The world has come to a screeching halt.

The coronavirus pandemic has affected lives in so many different ways that no one could have imagined only a few months ago. Large metropolitan cities like New York and London seem like ghost towns right out of a Hollywood movie. Restaurants, cinemas and airlines have stopped operating and malls are deserted. People, no matter where they are, are just afraid to get out of their houses and carry on with normal life. It is no more a health crisis, and is instead, taking the shape of an unprecedented economic catastrophe.

No one knows the exact scale of this catastrophe, but everyone knows that a major recession is in the offing.


Pakistan is no exception and the International Monetary Fund (IMF) has projected a 1.5 per cent contraction in the country’s GDP this year, the first in over seven decades, whereas the World Bank (WB) estimates that it can be as much as 2.2 per cent. Next year would be no different and the economy is expected to post negligible growth, that too if we are lucky. However, even this guesstimate can very easily turn into further contraction, if the crisis continues to deepen.


In layman’s terms, there are two major ways in which the pandemic can affect the economy. The first is what’s happening outside the country, while the second is what’s happening inside. In other words, the effects on the economy can be driven by both global factors and domestic developments.

If you remember the 2008 global financial crisis, which turned the world’s financial markets upside down, you would also remember that it did not have a major impact on Pakistan’s economy. That can be explained by our poor integration with the world’s financial markets, which has been a blessing in disguise. Therefore, one thing is certain that the impact of a global economic meltdown is going to have a much more diluted effect on Pakistan than other countries that are fully integrated into the global economy.

There is no doubt that the country would sail through this storm, but not without a well-thought-out action plan to stimulate the economy and bring it back to life, once the crisis is over.

Let’s look at the global travel and tourism industry, for instance, that is taking a major hit. But Pakistan hardly had any share in this market and therefore is not likely to get impacted much. Nevertheless, disruptions in economies of Pakistan’s export destinations like the United States (US) and Europe are having a major bearing on Pakistan’s exports. Export orders are being cancelled, leading to a serious dip in the country’s already flailing exports. Fall in workers’ remittances is another area that is going to adversely impact the country, as Pakistani workers in the Middle East and elsewhere suffer job losses.

Now we come to the in-country crisis, the impact of which is going to be driven by the severity and duration of the disease outbreak and the state’s response to it i.e. the nature and duration of the lockdown and the restrictions imposed. The already imposed lockdown, though enforced unevenly, has affected the economy in a big way. Millions of jobs are at stake and daily wage workers, who in most cases already belong to a vulnerable segment, are likely to be the major sufferers of the crisis.

The lockdown has also suppressed demand in a number of industries such as automotive, consumer goods and construction among others. But more significantly, services sectors like domestic travel and transport, retail and wholesale trade, and hospitality are the worst casualties with their business activities coming to a standstill.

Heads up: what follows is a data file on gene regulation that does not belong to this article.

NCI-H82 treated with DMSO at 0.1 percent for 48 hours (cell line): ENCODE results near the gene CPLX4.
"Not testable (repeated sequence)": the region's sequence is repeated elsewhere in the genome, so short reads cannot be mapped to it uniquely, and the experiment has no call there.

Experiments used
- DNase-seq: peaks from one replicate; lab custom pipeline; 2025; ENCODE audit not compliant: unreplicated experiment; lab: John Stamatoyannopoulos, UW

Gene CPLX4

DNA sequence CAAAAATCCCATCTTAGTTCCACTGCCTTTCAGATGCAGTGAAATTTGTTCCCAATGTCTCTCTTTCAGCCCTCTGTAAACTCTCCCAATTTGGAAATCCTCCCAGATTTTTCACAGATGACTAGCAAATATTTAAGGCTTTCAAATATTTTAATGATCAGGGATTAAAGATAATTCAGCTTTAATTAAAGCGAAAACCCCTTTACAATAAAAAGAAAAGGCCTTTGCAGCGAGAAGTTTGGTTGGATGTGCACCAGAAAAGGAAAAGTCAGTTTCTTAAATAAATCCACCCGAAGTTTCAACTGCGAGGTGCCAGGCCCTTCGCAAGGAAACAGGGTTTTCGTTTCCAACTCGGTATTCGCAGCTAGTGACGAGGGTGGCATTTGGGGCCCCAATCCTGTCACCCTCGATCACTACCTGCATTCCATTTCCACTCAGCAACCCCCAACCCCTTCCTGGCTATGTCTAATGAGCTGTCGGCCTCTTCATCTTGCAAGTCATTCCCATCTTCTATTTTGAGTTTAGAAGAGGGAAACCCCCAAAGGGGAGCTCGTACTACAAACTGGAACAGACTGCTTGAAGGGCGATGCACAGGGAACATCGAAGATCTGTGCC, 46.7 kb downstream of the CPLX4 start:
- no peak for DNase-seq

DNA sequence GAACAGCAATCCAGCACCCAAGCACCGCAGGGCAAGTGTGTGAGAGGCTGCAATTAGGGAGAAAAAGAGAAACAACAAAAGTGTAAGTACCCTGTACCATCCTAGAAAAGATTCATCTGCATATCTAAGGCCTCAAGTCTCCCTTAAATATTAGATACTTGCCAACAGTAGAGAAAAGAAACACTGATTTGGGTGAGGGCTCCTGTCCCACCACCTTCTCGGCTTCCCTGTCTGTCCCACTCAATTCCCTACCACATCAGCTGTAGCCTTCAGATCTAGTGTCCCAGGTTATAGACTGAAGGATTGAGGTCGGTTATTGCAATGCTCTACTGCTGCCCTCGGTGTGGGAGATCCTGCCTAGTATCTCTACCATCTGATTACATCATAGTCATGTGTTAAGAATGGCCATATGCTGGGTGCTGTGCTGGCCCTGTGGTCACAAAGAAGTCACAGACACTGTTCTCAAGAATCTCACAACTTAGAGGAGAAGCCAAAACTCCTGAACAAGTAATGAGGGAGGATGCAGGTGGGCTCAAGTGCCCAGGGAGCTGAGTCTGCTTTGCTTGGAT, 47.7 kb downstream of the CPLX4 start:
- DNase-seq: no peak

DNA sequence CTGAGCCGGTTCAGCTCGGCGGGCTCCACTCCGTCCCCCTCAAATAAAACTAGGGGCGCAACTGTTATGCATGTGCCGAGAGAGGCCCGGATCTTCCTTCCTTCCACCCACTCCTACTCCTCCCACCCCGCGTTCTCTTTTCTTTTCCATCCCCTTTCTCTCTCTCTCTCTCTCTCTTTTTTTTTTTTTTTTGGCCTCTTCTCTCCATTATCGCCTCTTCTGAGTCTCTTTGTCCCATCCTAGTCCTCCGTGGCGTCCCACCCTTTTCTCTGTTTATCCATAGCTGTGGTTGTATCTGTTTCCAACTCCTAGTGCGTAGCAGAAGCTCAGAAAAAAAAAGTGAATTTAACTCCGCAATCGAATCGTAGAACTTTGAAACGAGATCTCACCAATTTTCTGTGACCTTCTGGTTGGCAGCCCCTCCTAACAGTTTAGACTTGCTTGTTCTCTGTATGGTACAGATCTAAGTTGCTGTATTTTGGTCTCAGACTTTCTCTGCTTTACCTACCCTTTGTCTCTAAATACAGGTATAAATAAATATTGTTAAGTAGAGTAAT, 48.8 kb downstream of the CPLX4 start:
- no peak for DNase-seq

Suppressed economic activity is resulting in a significant revenue loss for the government, whereas massive emergency response and relief activities are driving the expenditures high. The fiscal deficit is likely to touch 10 per cent of the GDP, leaving hardly any money for development, while the debt-to-GDP ratio is expected to hit the roof on the back of substantially increased debt burden. And if the country has to impose a blanket lockdown again at some stage, owing to the worsening health situation, all these indicators could quickly go from bad to worse.

It is time for us to start thinking about some difficult fiscal and economic reform sore points that we have been avoiding for years.

However, there is also a silver lining. Looking at Pakistan’s GDP composition, there are quite a few sectors like agriculture, electricity generation and distribution, gas distribution, communication, government services etc that are going to be much more resilient to this crisis. Moreover, there could also be some windfall earnings from the global economic downturn. The unprecedented fall in global oil prices is likely to bring in some relief for the country through the reduction in import bill. Additionally, as the world gears up for providing relief to developing countries to fight the economic shock, Pakistan is likely to be one of the beneficiaries of debt relief measures and aid inflows. In fact, the country has already received $1.4 billion in rapid financing from the IMF.

Nevertheless, we must realise that Pakistan was already facing a tough economic situation and COVID-19 hit the country just when macroeconomic indicators were beginning to stabilise. There is no doubt that the country would sail through this storm, but not without a well-thought-out action plan to stimulate the economy and bring it back to life, once the crisis is over. And this would need much more than what’s being offered in the recently introduced fiscal stimulus package. Moreover, we would need years of fiscal discipline and economic prudence before we are fully able to recover from this shock.

Now is the time to start thinking about some of the difficult fiscal and economic reform sore points like bleeding state-owned enterprises, ballooning wage and pension bill, swelling circular debt and inefficient government machinery, that we have been avoiding for years.